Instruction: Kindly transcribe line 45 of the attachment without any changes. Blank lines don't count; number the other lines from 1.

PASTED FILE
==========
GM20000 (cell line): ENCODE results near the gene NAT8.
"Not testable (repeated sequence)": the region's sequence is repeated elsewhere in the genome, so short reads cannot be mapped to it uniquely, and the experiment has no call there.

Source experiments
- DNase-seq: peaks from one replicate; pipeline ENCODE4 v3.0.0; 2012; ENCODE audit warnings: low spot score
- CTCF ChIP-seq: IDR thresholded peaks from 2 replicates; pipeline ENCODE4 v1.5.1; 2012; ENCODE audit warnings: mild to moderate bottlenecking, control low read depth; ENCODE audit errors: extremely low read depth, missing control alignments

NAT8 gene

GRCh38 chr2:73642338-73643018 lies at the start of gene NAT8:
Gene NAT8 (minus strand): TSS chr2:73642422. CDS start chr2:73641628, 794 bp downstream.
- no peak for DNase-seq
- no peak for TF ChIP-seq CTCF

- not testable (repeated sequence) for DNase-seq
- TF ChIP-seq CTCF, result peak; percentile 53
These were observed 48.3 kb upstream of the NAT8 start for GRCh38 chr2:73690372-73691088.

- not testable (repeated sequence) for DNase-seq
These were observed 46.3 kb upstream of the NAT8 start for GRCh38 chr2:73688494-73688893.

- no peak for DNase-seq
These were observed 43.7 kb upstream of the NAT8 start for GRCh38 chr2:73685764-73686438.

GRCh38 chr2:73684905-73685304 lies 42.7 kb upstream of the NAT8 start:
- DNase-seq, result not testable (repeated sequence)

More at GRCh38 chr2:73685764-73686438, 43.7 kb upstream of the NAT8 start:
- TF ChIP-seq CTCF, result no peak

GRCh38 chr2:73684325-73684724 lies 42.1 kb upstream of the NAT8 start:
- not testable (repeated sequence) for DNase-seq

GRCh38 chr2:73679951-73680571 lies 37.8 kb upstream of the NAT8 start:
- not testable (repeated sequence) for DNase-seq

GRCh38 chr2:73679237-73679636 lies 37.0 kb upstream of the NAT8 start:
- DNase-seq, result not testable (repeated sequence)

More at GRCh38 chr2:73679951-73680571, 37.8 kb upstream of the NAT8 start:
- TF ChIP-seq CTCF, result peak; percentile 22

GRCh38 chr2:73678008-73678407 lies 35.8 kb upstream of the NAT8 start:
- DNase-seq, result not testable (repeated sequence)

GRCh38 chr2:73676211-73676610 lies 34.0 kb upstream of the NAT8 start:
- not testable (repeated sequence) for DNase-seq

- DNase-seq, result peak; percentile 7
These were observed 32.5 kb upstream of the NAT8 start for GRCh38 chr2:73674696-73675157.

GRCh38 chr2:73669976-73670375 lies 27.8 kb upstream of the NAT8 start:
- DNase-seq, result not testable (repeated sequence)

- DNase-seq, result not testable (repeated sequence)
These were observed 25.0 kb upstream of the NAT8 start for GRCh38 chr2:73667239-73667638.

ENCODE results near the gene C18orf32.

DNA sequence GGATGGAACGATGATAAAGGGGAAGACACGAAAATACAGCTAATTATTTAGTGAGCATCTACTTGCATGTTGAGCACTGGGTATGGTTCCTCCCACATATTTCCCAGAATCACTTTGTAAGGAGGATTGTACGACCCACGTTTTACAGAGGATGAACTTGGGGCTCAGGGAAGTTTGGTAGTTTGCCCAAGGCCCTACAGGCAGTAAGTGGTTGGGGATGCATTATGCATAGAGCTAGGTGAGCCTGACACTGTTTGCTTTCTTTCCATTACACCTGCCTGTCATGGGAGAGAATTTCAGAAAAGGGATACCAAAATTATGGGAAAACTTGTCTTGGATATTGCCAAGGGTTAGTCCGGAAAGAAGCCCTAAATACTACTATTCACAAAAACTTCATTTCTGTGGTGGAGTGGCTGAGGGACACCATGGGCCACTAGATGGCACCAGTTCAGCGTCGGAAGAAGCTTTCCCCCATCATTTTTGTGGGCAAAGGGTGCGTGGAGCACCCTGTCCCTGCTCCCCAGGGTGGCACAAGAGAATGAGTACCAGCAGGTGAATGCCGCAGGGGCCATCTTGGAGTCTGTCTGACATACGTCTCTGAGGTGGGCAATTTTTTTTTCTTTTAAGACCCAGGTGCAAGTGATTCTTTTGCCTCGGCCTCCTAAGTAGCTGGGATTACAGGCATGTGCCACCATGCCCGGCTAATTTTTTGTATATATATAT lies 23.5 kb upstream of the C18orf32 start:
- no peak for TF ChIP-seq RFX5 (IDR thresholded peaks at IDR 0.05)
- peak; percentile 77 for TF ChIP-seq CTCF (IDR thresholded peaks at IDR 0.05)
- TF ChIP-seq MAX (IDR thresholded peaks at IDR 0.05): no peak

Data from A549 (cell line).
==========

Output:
Data from A549 (cell line).